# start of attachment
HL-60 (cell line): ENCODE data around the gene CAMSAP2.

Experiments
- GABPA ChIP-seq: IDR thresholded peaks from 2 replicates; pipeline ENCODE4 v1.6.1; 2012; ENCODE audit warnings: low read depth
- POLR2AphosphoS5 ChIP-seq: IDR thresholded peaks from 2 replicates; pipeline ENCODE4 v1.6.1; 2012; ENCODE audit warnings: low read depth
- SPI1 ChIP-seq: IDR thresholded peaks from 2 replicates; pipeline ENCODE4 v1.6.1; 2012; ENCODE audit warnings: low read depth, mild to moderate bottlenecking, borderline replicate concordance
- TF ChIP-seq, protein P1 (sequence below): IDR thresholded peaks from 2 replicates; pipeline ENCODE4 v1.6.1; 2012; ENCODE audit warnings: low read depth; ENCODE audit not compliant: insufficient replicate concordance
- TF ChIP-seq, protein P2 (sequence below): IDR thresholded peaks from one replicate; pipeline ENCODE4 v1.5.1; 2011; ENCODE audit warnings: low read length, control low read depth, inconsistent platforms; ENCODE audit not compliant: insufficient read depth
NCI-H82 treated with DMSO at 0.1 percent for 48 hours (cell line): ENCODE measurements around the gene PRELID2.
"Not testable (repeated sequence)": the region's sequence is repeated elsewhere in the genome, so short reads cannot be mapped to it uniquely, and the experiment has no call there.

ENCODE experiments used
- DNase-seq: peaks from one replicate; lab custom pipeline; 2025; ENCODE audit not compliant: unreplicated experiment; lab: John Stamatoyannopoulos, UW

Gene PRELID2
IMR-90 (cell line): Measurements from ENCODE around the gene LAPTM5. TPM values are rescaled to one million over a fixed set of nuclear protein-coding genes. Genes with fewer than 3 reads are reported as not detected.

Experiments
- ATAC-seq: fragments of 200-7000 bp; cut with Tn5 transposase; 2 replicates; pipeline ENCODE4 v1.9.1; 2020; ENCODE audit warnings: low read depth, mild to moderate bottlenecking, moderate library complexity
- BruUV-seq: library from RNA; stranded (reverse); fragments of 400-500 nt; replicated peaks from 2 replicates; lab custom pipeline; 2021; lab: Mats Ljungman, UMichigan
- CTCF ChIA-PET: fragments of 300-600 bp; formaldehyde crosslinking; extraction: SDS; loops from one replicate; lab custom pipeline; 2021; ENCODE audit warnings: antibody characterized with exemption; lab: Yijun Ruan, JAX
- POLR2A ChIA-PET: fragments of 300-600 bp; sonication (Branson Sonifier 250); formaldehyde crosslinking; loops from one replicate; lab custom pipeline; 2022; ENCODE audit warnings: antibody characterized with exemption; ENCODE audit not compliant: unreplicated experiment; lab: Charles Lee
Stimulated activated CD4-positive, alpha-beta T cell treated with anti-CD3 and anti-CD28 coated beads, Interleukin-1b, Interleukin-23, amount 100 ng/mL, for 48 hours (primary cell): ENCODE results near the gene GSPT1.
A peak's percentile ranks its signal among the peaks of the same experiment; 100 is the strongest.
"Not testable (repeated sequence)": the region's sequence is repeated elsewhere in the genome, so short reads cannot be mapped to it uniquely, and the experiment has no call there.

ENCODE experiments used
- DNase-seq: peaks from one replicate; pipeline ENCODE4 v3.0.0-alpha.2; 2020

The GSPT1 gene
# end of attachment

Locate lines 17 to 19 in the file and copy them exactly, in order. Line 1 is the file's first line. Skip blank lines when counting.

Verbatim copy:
- CTCF ChIA-PET: fragments of 300-600 bp; formaldehyde crosslinking; extraction: SDS; loops from one replicate; lab custom pipeline; 2021; ENCODE audit warnings: antibody characterized with exemption; lab: Yijun Ruan, JAX
- POLR2A ChIA-PET: fragments of 300-600 bp; sonication (Branson Sonifier 250); formaldehyde crosslinking; loops from one replicate; lab custom pipeline; 2022; ENCODE audit warnings: antibody characterized with exemption; ENCODE audit not compliant: unreplicated experiment; lab: Charles Lee
Stimulated activated CD4-positive, alpha-beta T cell treated with anti-CD3 and anti-CD28 coated beads, Interleukin-1b, Interleukin-23, amount 100 ng/mL, for 48 hours (primary cell): ENCODE results near the gene GSPT1.